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WOSTER: Have we let the light go out?

When I was maybe a high school freshman, I took my acoustic guitar to the grand opening of a grocery store in Chamberlain and accompanied and sang harmony with Mary Kay on a couple of popular folk songs of the day.

Mary Kay was a junior, I think, maybe a senior. She picked the songs — "Kumbaya'' and "Michael Row the Boat Ashore.'' She'd learned them at a summer camp. "Kumbaya'' was already an anthem among social activists, and I felt like a member of the movement as I strummed away and did a thin harmony behind Mary Kay's rich melody. That was in 1958 or early 1959. Eisenhower was president. The nation was pretty much between wars. A lot of people thought — I thought —we were going to make a better world. I thought — a lot of people seemed to think — it was just around the corner. A few more chords, a few more verses.

Then came the 1960s. I learned some Pete Seeger, New Christy Minstrels and almost every Dylan song on the radio. Lee Harvey Oswald killed Kennedy, Vietnam escalated and the Civil Rights movement brought victories, defeats and deaths. That better world wasn't as close as I'd naively believed. Still, I knew it was there, if we just kept trying.

In 1968, James Earl Ray killed Martin Luther King. Bobby Kennedy began campaigning for president. For the only time in my life, I considered volunteering to work for a political candidate. Sirhan Sirhan killed Bobby. I still believed in that better world, if people of good will just kept pushing.

I listened to a lot of Peter, Paul and Mary music. Whether they were singing their own songs or someone else's music, often Dylan's, their energy and harmony and optimism lifted me. When, in the early 1980s, I heard their song, "Light One Candle,'' I felt it summarized everything I had believed for so long about the possibility of goodness overcoming evil in the world. Yeah, I was a hopeless romantic. I've quoted from the song before because it says what I believed.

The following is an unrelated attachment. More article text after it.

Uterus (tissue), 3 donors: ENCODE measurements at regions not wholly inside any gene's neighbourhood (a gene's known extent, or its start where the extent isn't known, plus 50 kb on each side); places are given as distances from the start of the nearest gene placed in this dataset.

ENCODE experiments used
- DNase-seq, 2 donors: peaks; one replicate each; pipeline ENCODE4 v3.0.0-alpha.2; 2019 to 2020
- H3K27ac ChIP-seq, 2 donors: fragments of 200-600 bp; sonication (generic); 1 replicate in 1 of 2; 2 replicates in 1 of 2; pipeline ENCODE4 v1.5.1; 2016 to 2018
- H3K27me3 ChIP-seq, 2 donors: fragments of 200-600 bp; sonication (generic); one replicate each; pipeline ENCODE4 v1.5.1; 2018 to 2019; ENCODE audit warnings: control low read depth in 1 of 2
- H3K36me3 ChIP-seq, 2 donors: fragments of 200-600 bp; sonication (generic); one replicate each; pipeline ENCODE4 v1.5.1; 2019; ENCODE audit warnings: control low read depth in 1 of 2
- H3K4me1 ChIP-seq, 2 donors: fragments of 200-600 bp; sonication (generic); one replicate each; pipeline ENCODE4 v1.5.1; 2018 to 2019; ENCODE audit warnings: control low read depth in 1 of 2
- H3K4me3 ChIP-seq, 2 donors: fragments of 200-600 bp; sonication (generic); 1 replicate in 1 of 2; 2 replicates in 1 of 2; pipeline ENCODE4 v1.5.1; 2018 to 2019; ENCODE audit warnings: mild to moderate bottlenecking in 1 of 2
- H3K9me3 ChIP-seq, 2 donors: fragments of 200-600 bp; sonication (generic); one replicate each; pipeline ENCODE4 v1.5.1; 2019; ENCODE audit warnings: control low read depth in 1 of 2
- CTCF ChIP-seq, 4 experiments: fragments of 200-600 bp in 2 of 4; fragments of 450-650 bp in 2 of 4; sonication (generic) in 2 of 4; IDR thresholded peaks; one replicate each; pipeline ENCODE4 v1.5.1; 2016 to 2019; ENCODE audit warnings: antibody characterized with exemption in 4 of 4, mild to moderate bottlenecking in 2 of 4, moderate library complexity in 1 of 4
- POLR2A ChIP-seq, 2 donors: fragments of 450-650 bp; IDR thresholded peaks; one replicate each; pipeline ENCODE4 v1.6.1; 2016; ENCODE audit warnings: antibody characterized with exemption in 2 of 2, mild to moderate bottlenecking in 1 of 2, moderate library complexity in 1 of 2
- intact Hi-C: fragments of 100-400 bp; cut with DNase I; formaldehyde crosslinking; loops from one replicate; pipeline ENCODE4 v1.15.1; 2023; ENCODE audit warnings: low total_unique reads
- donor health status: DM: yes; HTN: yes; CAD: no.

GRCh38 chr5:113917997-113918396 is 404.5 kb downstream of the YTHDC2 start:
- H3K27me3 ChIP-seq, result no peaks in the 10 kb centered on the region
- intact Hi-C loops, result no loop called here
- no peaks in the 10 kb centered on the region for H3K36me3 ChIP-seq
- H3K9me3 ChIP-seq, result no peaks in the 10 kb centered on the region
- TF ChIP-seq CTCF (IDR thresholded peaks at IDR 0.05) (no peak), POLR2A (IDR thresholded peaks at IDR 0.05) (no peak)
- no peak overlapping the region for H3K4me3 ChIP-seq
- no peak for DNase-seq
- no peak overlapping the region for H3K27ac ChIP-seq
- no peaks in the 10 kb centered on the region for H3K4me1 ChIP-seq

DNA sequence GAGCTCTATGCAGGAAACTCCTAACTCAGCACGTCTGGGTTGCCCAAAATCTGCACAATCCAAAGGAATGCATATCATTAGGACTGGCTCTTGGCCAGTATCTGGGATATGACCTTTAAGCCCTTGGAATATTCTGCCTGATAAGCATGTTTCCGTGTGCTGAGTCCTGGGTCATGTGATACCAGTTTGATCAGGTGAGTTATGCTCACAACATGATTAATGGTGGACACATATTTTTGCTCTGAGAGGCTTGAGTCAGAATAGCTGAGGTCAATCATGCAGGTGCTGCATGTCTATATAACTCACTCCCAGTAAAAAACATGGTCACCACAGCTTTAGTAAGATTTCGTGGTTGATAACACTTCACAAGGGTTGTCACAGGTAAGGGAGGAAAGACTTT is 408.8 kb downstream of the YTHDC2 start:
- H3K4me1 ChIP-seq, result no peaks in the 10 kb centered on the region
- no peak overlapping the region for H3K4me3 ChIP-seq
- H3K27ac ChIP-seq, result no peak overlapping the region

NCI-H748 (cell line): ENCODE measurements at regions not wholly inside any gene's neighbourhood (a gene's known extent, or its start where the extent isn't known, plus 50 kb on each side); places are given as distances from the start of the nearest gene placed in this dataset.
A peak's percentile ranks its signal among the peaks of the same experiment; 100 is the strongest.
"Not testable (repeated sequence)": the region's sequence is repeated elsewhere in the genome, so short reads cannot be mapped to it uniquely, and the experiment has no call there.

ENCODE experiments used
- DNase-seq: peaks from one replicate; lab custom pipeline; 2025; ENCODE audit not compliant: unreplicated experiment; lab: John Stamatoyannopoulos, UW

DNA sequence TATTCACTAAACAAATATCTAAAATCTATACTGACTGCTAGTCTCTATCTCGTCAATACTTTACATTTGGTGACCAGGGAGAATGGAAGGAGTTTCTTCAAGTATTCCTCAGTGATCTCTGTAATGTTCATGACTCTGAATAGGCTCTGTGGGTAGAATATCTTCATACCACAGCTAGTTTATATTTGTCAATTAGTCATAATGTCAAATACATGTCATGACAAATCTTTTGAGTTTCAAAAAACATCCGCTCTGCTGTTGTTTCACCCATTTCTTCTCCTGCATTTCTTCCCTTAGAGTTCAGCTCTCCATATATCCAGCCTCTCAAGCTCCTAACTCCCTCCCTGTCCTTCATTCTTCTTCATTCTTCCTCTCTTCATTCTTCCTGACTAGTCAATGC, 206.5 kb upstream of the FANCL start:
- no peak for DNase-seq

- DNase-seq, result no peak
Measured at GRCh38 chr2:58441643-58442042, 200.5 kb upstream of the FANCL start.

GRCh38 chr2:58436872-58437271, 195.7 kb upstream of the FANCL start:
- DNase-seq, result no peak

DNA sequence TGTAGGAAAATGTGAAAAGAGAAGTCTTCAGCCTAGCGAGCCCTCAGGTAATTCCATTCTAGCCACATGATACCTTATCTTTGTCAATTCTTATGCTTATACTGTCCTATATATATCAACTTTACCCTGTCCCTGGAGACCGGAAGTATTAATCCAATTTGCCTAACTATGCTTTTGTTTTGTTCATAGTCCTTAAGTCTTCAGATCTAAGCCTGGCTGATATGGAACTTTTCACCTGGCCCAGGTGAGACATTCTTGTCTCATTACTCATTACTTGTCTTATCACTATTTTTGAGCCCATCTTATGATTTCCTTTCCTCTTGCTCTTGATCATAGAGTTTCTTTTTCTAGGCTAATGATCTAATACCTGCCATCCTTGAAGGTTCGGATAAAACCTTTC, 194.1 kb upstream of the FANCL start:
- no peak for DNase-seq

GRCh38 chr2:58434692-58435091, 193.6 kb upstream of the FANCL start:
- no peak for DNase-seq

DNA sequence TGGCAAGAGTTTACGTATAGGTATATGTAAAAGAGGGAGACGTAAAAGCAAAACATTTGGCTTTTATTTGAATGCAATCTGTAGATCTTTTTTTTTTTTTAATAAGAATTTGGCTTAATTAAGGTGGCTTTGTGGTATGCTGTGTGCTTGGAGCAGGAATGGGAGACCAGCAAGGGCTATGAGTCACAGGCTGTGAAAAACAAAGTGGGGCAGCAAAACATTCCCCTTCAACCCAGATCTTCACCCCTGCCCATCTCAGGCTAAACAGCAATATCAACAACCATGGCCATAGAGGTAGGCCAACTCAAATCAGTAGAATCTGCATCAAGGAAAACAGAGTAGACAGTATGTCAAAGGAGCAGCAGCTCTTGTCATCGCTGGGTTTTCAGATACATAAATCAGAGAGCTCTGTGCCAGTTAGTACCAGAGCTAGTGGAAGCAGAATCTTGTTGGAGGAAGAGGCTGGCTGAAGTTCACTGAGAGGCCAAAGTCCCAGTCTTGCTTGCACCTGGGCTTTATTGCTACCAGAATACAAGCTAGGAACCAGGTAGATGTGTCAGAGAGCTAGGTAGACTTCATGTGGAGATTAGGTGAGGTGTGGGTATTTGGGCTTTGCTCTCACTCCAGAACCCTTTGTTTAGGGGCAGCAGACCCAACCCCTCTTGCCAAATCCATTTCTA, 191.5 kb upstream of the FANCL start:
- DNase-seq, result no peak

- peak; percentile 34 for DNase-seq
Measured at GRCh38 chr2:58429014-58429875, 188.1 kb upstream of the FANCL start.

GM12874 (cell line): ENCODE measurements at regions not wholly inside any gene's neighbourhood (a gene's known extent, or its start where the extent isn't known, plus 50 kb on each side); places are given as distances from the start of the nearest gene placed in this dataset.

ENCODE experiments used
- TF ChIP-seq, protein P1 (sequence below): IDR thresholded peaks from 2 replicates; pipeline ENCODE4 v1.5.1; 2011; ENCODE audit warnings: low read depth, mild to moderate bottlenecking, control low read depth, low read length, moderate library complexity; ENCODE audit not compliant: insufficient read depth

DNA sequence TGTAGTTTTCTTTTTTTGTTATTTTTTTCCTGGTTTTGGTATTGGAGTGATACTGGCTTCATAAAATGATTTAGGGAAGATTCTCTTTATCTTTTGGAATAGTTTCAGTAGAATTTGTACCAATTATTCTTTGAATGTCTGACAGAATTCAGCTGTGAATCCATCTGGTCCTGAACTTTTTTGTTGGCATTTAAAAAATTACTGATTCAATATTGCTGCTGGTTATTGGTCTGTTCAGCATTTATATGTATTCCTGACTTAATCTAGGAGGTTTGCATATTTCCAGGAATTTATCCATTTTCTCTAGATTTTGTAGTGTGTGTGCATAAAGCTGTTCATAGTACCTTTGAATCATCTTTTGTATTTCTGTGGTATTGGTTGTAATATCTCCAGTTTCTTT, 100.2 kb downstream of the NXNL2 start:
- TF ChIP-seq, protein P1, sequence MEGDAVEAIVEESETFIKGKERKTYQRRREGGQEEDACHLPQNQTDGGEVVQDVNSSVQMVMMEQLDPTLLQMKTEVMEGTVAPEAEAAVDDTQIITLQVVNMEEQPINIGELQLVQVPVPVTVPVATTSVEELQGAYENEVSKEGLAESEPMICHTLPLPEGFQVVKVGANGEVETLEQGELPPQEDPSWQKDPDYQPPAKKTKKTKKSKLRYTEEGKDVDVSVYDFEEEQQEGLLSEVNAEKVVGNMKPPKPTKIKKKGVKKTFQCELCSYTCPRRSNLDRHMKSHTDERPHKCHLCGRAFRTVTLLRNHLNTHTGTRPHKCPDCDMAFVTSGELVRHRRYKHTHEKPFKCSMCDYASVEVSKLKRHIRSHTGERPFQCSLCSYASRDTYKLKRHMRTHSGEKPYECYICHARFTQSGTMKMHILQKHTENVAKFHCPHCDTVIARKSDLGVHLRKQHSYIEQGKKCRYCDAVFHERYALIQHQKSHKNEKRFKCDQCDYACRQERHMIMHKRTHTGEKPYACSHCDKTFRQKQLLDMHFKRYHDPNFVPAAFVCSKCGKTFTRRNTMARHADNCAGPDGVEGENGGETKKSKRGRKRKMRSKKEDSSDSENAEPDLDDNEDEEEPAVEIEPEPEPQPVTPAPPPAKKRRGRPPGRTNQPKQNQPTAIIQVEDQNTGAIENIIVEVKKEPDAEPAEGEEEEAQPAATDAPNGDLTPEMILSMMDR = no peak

I found so moving the words of the final verse: "We have come this far, always believing that justice will somehow prevail. This is the burden. This is the promise. This is why we will not fail.'' Who could not be moved by the hope behind those words?

Friday morning I skimmed social media sites and watched the network news accounts of the fatal shootings of two black men by police officers in Louisiana and in Minnesota (Minnesota, for heaven's sake) and the fatal shootings of Dallas police officers during a march in protest of the earlier shootings. These are only the latest fatal shootings — deaths during police stops, deaths during protest marches, deaths during school days, evening movies, trips to the shopping mall.

This isn't a gun rant or a liberal versus conservative rant or a "thoughts and prayers'' message. It's just an old guy who grew up in the 1960s believing and who, half a century later, wonders if the dream was a lie all along and if his grandkids and their grandkids will be left with anything. My granddaughters are so vibrant and intelligent and spirited, I'd like to think they and others like them in the coming generation will figure out how to live together. But I thought my generation would figure it out. Obviously not.

I called up "Light One Candle'' just now and listened to the words: "Light one candle for all we believe in, that anger not tear us apart; and light one candle to bind us together with peace as the song in our heart.''

I fear anger is tearing us apart, more and more. I don't know how to change that or how we will find the peace that can bind us together. I wish I did, but I don't. And it's difficult to be optimistic when I see people are out there exploiting our fears to further divide us rather than to bring us together.

That old song ends with repetitions of "Don't let the light go out.'' Those have always been powerful words for me, but now, I just don't know.

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